An ICU nurse has described in harrowing detail the devastating pressures being experienced by staff caring for some of the sickest people here.
Amanda Smith, who has worked as an ICU nurse for 12 years, warned there are not going to be enough intensive care beds to cope with the number of critically ill patients in Northern Ireland in a matter of weeks.
She has warned the situation is going to become so severe that intensive care will be rationed to those most likely to recover - with some patients taken off ventilators to make way for patients with a better chance of survival.
She described the tough conditions ICU nurses face.
"The PPE isn't as warm at the moment because of the time of year but you do get very dehydrated and the masks are very uncomfortable," she said.
"It's important after two or three hours that you get a break, it can get to the stage where you get so hot that the mask starts sliding off your face.
"There are nurses who have gone off sick because of the stress and there are ICU nurses who have left to go and work for private organisations, we've lost nurses from ICU and recovery.
"There are others who have left nursing completely, there are nurses who didn't have to retire but they decided it was time to go."
Describing the challenges of nursing Covid-19 patients at the end of their lives, Amanda said one of the most difficult experiences comes when families say their goodbyes to their loved ones over the internet.
"The doctor organises a Zoom call when the patient isn't going to make it and it's absolutely heartbreaking to hear what the families have to say, it's very, very difficult to listen to," she said.
"Often when the treatment is withdrawn, the patient is so sick and they have fought the illness for so long and they can't fight any more that they die very quickly, their bodies have given up. It must be horrendous for those families because they might not have seen their loved one for 50 plus days and they can't even see the body, it must leave a huge gap that is very difficult for them to get their heads around."
She also revealed that modelling data has suggested there could be 149 Covid patients in ICU in the coming weeks - 28 more beds than are currently available. This does not include other patients who require intensive one-to-one care, such as cardiac, stroke and trauma patients.
While health bosses are working to upscale intensive care capacity, Amanda said it is likely that one intensive care nurse may be responsible for four - or even eight - patients at any one time due to the expected surge in critically ill Covid patients.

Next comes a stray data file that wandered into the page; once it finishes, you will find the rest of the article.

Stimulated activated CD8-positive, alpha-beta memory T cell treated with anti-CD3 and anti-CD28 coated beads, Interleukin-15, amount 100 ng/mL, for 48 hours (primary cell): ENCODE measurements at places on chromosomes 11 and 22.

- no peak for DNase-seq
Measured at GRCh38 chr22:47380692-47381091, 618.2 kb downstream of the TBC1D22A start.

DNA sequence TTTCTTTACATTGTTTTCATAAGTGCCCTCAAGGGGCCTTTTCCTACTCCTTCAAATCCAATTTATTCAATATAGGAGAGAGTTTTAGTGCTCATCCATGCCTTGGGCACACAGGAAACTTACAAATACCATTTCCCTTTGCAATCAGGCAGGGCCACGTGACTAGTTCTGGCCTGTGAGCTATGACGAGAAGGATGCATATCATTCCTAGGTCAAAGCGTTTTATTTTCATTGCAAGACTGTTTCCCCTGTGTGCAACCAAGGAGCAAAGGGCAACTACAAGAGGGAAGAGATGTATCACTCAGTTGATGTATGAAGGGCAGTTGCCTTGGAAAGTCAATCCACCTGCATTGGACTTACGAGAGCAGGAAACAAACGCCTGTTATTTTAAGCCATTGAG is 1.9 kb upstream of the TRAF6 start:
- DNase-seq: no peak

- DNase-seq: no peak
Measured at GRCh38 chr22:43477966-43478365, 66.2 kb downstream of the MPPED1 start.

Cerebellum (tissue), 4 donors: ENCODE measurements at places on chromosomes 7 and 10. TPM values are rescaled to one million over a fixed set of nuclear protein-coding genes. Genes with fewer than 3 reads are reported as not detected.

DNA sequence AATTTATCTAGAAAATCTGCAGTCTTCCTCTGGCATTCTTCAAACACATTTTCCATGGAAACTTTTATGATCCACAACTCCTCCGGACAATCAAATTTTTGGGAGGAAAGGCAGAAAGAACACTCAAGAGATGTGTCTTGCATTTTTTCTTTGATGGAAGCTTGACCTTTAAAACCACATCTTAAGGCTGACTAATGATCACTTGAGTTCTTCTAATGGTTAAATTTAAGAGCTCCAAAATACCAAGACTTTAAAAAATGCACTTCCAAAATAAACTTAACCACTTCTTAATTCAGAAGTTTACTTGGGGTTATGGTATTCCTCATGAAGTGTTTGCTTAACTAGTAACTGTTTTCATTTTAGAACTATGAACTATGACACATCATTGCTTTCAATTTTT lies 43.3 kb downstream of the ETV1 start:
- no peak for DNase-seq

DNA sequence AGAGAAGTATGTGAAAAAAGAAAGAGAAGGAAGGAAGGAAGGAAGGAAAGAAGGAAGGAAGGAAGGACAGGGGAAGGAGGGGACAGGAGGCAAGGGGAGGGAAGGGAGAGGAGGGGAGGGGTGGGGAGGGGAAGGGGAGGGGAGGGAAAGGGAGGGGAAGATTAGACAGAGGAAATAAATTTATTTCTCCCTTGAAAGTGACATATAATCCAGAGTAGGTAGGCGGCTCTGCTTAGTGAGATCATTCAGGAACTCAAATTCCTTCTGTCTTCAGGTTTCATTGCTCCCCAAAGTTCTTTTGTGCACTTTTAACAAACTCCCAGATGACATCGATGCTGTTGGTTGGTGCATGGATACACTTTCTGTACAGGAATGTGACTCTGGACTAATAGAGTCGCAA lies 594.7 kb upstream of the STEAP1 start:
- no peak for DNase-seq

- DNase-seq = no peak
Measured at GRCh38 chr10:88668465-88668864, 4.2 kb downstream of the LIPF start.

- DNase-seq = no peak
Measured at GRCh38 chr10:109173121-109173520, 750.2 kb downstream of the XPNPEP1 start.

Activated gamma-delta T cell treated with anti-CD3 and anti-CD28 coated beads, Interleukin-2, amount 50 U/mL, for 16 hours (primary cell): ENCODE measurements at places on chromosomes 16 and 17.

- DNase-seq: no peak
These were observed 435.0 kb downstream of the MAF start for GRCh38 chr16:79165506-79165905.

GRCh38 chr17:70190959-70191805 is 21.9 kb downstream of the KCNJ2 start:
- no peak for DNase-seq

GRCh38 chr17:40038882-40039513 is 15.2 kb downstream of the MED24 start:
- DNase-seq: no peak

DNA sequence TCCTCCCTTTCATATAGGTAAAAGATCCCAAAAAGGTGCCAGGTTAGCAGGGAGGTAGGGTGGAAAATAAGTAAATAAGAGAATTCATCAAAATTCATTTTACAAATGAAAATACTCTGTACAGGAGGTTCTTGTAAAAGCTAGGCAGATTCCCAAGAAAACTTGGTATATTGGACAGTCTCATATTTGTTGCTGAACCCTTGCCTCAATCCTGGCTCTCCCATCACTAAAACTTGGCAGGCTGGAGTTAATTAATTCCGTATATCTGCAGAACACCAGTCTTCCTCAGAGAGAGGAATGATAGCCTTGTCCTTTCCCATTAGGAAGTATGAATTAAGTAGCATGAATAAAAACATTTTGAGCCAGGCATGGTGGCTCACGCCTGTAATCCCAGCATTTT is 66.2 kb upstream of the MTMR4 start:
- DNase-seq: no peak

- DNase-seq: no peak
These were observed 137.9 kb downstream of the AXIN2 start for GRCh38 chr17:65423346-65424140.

And she said the already overstretched ICU nursing workforce is being depleted further as exhausted staff give up their jobs as they are so traumatised by the demands of the job.
"We are definitely going to be stretched to capacity and beyond," she said. "There will be situations where doctors are having to look at someone's past medical history and the benefit of treatment and then basically work out who's going to benefit from treatment because they won't have enough beds.
"At this moment, we have people who have been in ICU for 50 days plus, so in the situation where we have too many patients, we will have to limit the number of days patients can stay in ICU. It will be about getting the maximum results for the most number of people.
"We were very lucky in the first wave because the numbers came down quickly but this time we've been told there could be up to 149 ICU patients with Covid. It does fill you with dread.
"They're in the process of expanding bed numbers and a lot of staff are being redeployed to work in the ICUs, but I suppose there is a finite number of staff. The number of patients we're going to be dealing with is very high, it's an enormous stretch for the health service.
"Ideally we would work with one ICU nurse for every patient but at the moment, we're working with one ICU nurse and support staff looking after two patients. As patient numbers start to go up, we will have one ICU nurse looking after three or even four patients.
"We have support staff brought in from other areas who have received some training and there are a lot of things they can do, like observations and fluid balance, but there are specialist things they can't do, like dialysis.
"If it gets to the point where you have one ICU nurse looking after four patients, those patients will be together in a bay, but then what happens with breaks? You could have one ICU nurse caring for eight patients for a period of time."